5. TV Channel Selector

When announcers of yesteryear used to admonish viewers, "Don't touch that dial!", they were referring to the channel selector knobs found on TV sets. The standard TV dial went from 2 to 13, and you had to click on each number as you searched for one of the three channels that broadcast in your area. That meant a lot of clunk clunk-ing interspersed with the static-y sound of "snow" on the blank stations. Listen to this old Muntz after it's first switched on and you'll hear another antique sound, the soft buzzzz of the picture tube warming up.

6. Record Changer

Record changers allowed you to stack a selection of albums of 45s (seven-inch singles, not guns!) for your longer-term listening pleasure. Each record would make a soft slap sound as it dropped onto the turntable, a series of clicks followed as the remaining records adjusted into place and the tone arm swung over and lowered the needle into the outer grooves of the record. You'd hear the slightest scritch noise as the stylus settled just so into the vinyl and then (finally!) the music began.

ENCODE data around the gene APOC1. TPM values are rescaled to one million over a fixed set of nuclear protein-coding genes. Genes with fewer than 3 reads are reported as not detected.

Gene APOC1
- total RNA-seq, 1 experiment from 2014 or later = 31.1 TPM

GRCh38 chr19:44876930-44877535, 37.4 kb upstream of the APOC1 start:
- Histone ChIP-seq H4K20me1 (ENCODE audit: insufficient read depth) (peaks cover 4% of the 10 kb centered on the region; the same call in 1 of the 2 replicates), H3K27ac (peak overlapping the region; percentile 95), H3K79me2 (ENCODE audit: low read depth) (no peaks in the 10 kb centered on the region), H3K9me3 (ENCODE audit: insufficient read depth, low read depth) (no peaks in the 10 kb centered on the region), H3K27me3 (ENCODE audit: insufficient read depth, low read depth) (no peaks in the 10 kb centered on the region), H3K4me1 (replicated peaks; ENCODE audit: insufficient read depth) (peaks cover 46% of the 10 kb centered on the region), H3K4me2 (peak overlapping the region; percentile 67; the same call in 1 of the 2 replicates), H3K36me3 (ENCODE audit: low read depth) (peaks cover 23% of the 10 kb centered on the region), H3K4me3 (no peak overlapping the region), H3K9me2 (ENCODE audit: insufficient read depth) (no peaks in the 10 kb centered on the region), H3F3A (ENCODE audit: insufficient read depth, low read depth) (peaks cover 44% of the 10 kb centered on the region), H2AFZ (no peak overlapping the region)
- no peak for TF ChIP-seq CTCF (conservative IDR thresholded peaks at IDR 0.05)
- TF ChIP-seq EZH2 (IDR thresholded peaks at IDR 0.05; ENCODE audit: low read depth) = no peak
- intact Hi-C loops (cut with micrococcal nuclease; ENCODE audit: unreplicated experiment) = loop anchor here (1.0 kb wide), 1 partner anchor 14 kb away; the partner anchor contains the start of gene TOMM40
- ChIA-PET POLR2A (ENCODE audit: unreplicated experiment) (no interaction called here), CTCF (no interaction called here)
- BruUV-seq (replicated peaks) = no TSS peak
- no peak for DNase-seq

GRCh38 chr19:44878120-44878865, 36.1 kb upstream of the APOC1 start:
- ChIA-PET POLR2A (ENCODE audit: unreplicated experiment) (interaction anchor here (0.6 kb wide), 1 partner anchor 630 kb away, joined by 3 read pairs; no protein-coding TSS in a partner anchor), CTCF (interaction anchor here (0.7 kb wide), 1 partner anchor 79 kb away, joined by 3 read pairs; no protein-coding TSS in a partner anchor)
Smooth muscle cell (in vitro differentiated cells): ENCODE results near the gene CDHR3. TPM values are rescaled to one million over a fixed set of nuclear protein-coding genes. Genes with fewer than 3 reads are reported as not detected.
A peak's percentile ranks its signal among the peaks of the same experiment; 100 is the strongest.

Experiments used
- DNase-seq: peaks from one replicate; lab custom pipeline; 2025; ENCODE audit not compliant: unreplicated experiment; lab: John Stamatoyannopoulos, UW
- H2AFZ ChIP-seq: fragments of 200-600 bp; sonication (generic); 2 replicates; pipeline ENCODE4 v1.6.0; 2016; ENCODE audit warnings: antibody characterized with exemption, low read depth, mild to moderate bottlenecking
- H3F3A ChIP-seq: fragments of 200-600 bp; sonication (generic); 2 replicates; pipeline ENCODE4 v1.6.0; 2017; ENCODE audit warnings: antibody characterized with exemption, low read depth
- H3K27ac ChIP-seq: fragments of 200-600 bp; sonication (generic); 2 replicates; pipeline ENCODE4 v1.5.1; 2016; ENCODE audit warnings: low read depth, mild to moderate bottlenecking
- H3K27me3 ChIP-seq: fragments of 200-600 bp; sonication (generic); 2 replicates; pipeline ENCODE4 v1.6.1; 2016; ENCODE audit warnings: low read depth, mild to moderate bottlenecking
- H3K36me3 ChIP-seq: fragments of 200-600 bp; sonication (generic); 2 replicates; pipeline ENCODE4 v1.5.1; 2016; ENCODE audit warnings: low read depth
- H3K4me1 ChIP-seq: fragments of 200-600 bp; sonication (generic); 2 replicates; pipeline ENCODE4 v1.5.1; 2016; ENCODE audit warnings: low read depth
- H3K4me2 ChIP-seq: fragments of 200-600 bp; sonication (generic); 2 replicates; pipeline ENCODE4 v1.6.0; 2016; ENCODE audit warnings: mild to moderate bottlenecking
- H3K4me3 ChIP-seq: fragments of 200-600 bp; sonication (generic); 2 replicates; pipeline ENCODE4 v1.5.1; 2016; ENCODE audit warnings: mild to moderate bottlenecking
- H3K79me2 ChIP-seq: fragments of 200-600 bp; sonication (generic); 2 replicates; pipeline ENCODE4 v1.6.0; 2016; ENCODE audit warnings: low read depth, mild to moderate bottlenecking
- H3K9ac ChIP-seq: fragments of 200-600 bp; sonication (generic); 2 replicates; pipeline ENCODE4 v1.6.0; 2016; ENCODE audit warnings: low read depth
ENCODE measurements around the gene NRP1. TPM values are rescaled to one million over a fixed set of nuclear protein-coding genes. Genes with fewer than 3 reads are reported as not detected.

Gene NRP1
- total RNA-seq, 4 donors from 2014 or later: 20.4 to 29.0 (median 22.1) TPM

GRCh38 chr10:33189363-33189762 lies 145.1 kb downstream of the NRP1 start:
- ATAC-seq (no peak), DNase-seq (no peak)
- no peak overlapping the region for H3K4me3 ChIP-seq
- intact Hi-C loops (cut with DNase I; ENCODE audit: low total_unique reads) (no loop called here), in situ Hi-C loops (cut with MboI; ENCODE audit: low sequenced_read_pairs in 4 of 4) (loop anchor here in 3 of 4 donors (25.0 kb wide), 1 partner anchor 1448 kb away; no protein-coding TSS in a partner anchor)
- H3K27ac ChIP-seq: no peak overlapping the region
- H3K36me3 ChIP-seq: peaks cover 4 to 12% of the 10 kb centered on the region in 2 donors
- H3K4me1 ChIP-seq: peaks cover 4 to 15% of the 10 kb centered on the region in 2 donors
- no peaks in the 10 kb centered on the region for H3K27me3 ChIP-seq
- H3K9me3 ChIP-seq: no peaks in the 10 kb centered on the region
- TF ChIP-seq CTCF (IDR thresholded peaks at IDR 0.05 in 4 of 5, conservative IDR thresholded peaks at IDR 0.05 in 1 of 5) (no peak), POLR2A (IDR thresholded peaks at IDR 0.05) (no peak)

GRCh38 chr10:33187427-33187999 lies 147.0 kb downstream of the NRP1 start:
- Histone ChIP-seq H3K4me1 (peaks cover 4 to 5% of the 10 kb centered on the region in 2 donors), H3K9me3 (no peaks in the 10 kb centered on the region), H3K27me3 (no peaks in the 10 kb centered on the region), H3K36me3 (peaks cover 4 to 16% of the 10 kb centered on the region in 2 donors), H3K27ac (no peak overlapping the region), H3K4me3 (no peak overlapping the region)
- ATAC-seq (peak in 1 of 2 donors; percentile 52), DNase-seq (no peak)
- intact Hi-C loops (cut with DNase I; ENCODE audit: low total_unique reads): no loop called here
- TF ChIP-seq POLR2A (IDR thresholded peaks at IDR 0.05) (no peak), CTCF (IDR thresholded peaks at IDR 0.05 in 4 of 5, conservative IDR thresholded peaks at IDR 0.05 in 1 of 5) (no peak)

7. Gas Station Driveway Bell

Back in the days when all gas stations were full-service, the thin black pneumatic hose that snaked across the pavement was as familiar as the fuel pumps. When vehicles drove over the hose, a loud bell ding-dinged! inside the station, alerting the attendant that he had another customer. You can hear one here and even order one for your home driveway if you really dislike your neighbors.

8. TV Station Sign-Off